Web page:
The mirror - so useful to the cinema!

Black Swan is clearly a highly dramatised observation of a schizophrenic personality. But its sensational treatment is understandable. Nina’s paranoia would not be out of place in any ballet school – like Thomas (Vincent Cassell) says, “Every dancer in the world wants your role” – but it is even more understandable as a form of schizophrenic thought, or knight’s move thinking, especially when she starts to see people and things that aren’t there. When this is revealed to the spectator at its most intense – when Nina imagines seeing Lily (Mila Kunis) in her dressing room and kills her – it seems that schizophrenia takes a backseat to dramatic license, and the basis for Nina’s psychosis is expanded into an unrealistic delusion. Or maybe not? Perhaps Nina does not kill herself after all. It may, like so many other of Nina’s imaginings represented via the camera, be a delusion based on the affect of such a dramatic performance. This fractured narrative becomes strangely coherent when threaded through the schizophrenic mode.

But it cannot only be judged via this external element, this pre-classified psychic rationale. As mentioned the sensorial aspects, the corporeal vectors, the musical score and the soundtrack based on heightened diegetic awareness make this film what it is. Where I was turned off Requiem For A Dream, those same aspects drew me into Black Swan. While my good friend Julz over here says that this affective pull made took away from the psychological aspect and made it a bit too gruesome, to me it actually added another meaningful dimension to the film. Rather than limiting the film’s content to ballet and psychosis (like Requiem did with drug abuse – I think), Aronofsky has created another vector into the film body. Is there a neat ending? Whether she died or not, I might easily comment that striving for perfection is damaging to physical and mental health and we should only try to do our best, not reach for someone else’s ideals. But why would I? I think the whole point of a film like this, particularly with the sensorial affect being so blatant, is about the cinematic spectator experience. And Aronofsky sure made Black Swan an experience.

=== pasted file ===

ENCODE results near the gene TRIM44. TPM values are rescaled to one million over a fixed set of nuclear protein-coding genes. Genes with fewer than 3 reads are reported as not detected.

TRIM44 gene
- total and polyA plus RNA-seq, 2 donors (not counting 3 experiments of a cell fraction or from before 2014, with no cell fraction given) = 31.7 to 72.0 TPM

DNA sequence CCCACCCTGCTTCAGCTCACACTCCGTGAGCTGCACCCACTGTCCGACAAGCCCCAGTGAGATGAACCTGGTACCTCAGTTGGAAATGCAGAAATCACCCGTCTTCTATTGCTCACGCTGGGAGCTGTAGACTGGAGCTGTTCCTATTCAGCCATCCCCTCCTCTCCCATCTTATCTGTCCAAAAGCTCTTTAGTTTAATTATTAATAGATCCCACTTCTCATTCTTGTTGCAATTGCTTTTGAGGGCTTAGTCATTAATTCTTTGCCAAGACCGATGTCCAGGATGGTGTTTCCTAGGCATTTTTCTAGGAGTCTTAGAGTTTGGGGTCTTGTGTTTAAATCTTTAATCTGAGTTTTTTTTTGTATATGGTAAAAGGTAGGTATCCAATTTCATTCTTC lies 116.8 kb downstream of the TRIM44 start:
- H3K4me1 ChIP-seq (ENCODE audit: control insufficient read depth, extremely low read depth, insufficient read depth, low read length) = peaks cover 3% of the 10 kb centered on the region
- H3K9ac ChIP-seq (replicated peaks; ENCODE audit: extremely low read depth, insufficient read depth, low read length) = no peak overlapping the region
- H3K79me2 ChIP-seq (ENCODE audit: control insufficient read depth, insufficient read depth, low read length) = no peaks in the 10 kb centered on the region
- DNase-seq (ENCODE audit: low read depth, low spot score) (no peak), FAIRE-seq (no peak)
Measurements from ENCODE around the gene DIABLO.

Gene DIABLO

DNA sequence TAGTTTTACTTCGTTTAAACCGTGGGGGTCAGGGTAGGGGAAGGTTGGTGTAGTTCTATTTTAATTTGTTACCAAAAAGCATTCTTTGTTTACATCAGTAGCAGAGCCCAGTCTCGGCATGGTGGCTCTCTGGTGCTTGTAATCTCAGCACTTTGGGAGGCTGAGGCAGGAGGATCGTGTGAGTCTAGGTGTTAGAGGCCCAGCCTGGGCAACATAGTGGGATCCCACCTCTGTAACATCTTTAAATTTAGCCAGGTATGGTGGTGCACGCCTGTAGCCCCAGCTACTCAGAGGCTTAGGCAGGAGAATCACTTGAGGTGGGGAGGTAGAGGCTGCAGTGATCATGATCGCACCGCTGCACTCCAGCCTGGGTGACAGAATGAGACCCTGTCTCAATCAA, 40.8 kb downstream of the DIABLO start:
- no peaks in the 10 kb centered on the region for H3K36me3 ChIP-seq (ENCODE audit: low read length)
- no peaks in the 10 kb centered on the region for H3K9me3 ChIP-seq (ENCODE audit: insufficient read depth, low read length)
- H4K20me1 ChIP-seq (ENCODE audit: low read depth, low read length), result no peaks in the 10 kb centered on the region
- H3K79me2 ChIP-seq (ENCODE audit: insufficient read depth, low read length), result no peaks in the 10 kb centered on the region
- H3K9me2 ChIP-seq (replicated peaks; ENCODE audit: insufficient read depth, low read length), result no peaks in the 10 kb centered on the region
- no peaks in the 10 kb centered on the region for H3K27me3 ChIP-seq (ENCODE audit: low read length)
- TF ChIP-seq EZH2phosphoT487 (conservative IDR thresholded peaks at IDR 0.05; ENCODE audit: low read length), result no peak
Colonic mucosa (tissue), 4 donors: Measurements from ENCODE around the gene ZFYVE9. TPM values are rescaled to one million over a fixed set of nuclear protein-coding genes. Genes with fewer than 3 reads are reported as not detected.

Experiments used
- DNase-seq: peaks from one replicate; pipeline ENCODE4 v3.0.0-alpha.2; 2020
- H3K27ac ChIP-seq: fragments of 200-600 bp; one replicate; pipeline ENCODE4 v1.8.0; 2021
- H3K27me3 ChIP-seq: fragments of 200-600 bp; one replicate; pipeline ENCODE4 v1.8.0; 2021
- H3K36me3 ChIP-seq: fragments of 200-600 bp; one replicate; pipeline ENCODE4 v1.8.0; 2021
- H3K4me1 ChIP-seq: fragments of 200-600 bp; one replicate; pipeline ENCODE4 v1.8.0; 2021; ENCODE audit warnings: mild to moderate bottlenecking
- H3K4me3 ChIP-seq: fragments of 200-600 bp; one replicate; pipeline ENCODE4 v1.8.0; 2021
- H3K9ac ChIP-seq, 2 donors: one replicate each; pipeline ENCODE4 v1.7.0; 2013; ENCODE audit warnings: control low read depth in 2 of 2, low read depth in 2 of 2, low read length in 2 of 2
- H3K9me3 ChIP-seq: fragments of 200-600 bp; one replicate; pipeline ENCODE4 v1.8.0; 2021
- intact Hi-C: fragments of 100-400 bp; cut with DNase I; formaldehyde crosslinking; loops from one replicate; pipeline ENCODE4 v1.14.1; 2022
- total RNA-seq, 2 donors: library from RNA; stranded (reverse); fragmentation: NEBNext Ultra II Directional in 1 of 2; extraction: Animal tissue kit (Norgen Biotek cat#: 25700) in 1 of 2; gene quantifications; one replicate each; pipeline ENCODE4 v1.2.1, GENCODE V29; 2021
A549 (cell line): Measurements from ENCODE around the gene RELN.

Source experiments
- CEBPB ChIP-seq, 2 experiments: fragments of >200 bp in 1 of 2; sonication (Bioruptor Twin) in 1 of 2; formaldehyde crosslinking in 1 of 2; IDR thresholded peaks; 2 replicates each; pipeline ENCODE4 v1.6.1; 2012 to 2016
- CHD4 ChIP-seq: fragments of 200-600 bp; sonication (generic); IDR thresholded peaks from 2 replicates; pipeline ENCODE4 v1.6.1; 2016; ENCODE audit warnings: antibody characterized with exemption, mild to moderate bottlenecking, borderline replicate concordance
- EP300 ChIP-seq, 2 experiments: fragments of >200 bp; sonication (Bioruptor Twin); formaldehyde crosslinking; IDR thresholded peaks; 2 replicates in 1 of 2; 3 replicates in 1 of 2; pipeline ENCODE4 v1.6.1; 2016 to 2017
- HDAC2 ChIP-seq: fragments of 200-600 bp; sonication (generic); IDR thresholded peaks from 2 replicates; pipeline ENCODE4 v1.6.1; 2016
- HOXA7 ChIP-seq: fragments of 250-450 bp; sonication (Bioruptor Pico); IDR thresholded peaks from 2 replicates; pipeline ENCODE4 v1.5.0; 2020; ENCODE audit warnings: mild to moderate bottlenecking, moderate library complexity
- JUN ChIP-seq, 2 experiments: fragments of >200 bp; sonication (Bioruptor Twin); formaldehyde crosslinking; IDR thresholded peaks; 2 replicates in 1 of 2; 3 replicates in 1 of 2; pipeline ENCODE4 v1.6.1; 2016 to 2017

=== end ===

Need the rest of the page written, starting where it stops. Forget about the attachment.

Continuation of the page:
About cinemelo

I love to write about film and comment on culture. Hopefully providing insight and interesting thoughts for fellow cultural itinerants.
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One Response to Schizophrenic affect: Black Swan

  1. jtul. says:

    Hey man, loved this. Actually I agree with you completely – Aronofsky’s ability to include the audience in Nina’s paranoia was exceptionally effective, and I really like your comment, “Aronofsky has created another vector into the film body. Is there a neat ending?” Great words, and I think an very important part of the film. Perhaps my problem with this was I felt that both schizophrenia and ballet were exploited to cinematic ends. I would like to think that such exploitation adds to his comment on the nature of cinema…but even if it did, Not sure how I feel about mental illness being used “blatant[ly]” for sensorial affect.
    Still – that doesn’t mean I can fault him on his film-making abilities!